Anyway. It would be interesting to know what OS you're using on both ends of the connection. If they're both *nix machines, it's rather simple. You typically copy the uploaded file from the temporary location to their final destination on upload. You might as well copy them to a remote location instead using system calls, such as scp. Setting up scp to not require command line authentication is done as follows:
web_serv$ ssh-keygen -t rsa
web_serv$ scp .ssh/id_rsa.pub remote_serv:
remote_serv$ cd ~; mkdir .ssh
remote_serv$ cat id_rsa.pub >> .ssh/authorized_keys2
remote_serv$ chmod -R go-rwx .ssh; rm id_rsa.pub
web_serv$ ssh webserver
(running as apache on both machines)
This is the cleanest method I can think of. There are lots of in-between solutions, but I guess the last resort (ugliest) solution would be having an Apache server on the receivng end as well, and using whatever method to send the files via HTTP (Curl, home grown function to build a POST request or one of the zillions of similar libraries freely available).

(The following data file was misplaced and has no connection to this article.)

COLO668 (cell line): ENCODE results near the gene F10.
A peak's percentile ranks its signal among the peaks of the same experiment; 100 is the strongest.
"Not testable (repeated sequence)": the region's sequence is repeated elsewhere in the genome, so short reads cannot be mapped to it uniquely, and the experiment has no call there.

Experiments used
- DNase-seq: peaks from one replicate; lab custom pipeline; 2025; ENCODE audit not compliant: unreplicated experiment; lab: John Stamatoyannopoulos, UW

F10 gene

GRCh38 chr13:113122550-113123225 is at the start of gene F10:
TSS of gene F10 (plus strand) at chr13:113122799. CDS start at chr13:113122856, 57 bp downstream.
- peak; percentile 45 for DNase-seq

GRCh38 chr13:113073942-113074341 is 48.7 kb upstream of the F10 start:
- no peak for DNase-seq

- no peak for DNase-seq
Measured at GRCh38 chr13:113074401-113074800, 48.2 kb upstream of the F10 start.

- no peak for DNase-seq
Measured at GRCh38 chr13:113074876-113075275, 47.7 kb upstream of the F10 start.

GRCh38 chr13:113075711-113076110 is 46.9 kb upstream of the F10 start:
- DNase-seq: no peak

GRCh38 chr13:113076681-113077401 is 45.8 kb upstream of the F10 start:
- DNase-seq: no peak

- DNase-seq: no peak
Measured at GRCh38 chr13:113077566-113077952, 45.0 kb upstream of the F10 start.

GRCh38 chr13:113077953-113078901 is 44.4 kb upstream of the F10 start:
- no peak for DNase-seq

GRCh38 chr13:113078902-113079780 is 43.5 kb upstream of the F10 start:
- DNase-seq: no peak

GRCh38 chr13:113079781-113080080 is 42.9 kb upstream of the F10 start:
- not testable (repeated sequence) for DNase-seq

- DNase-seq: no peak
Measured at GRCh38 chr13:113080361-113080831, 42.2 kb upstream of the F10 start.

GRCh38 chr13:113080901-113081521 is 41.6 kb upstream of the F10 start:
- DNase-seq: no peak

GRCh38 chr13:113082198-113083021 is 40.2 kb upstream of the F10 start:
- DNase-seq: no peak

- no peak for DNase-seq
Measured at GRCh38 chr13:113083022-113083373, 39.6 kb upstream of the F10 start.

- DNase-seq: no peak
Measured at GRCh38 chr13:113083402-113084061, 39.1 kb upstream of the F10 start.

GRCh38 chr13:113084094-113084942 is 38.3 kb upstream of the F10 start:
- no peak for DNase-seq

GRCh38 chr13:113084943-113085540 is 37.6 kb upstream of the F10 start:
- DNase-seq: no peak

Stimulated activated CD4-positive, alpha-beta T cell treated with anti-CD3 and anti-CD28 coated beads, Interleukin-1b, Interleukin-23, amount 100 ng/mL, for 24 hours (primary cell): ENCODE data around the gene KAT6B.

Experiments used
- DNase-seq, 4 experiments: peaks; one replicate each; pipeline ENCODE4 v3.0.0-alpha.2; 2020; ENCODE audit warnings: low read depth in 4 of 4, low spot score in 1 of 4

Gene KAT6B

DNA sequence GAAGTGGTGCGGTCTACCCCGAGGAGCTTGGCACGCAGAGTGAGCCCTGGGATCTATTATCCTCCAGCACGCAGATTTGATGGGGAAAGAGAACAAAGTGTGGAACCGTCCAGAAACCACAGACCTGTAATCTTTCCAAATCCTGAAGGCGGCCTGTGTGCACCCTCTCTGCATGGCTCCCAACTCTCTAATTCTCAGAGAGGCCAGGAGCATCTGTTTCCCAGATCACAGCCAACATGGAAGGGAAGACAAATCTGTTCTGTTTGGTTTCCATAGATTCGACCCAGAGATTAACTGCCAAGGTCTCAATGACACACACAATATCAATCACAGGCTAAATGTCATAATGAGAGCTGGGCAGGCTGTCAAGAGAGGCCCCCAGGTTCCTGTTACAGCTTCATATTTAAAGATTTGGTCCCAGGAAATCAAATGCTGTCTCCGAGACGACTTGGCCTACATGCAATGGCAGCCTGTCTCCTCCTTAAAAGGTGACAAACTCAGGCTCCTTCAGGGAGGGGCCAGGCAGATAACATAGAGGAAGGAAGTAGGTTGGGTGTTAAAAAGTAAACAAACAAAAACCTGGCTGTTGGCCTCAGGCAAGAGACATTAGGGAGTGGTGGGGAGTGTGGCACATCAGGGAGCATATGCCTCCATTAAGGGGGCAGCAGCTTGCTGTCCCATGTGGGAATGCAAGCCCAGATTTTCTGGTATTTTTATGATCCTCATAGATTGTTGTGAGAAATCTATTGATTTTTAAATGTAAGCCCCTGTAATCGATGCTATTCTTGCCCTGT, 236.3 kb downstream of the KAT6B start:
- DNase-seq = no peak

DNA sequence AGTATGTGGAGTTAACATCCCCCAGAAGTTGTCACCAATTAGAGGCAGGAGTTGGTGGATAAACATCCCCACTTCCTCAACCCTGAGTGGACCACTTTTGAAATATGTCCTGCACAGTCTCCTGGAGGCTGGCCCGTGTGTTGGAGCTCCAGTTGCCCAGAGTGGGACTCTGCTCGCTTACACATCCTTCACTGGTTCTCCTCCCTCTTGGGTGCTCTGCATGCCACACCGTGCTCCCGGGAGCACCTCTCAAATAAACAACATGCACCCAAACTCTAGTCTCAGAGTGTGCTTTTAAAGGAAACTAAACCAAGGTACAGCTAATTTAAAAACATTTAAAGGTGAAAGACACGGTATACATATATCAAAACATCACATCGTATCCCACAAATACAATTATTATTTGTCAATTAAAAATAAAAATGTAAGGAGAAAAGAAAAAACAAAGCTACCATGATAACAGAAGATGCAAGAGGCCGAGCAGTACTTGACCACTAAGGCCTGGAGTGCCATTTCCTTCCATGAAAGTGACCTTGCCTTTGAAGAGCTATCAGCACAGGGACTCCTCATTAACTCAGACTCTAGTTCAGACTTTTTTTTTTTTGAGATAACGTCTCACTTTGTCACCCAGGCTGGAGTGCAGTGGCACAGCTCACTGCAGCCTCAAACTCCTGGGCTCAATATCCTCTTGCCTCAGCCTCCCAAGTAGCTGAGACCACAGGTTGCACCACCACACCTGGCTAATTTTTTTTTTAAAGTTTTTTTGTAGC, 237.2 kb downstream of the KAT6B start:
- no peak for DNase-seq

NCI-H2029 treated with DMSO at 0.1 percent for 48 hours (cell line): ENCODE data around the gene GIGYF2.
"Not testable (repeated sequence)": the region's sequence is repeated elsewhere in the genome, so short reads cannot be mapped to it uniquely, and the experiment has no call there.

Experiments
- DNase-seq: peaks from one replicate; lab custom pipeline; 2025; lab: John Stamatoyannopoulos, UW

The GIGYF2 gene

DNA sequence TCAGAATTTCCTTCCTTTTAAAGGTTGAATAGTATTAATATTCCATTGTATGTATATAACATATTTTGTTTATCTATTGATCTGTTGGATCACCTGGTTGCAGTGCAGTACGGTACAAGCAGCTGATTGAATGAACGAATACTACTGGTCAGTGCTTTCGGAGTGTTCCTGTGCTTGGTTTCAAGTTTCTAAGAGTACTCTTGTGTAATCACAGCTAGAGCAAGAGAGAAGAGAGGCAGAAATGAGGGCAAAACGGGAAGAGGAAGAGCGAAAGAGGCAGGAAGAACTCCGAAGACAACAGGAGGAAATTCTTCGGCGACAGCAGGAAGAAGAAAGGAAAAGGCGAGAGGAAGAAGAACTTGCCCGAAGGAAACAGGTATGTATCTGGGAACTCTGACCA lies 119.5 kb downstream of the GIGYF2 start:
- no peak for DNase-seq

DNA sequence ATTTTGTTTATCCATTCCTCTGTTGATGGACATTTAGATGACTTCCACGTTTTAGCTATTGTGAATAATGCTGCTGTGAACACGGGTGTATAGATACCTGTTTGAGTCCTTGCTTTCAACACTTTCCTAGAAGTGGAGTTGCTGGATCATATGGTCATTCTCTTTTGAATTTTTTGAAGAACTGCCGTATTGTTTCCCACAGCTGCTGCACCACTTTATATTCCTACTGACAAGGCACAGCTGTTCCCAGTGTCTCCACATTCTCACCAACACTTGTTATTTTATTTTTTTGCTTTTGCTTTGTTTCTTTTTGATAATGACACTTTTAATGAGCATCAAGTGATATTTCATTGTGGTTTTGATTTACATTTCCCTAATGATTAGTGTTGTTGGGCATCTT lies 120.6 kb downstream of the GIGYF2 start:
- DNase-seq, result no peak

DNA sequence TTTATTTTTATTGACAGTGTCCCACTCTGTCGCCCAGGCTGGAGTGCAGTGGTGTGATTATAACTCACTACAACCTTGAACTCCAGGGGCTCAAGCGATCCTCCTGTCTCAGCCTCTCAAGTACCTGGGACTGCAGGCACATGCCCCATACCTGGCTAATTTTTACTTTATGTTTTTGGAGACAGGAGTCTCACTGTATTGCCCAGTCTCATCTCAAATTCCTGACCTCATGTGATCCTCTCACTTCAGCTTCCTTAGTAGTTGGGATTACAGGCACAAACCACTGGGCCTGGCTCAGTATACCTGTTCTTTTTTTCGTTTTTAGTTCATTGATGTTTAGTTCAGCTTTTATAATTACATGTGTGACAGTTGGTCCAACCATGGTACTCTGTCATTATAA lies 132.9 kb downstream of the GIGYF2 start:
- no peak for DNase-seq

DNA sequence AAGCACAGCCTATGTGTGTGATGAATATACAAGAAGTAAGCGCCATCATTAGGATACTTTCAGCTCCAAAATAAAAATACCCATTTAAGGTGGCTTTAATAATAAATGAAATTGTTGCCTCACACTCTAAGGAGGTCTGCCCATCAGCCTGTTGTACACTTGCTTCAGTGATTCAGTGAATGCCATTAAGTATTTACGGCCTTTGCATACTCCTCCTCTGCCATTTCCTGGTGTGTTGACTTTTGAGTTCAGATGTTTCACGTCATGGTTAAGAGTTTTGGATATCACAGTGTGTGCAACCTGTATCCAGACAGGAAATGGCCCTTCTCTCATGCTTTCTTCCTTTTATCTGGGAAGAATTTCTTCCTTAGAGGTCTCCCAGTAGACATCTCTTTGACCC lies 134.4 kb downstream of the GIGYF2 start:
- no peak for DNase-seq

After all, you could even have the form on the web server directed to your local machine running Apache, and upon receiving the file you could perform a redirect via HTTP back to the web server.
Just my 2c.
Kenn Murrah wrote:
admitting in advance that this may be a REALLY stupid question .. i've created a page for uploading files using PHP, and it works fine ... is it possible to write that uploaded file to another drive, on another network?for instance, my PHP pages are currently being hosted offsite ... would it be possible to direct the uploaded pages to a box that's located at the office? something like "192.168.100.41/home/mydirectory" ??? thanks, and feel free to laugh at my question :-)
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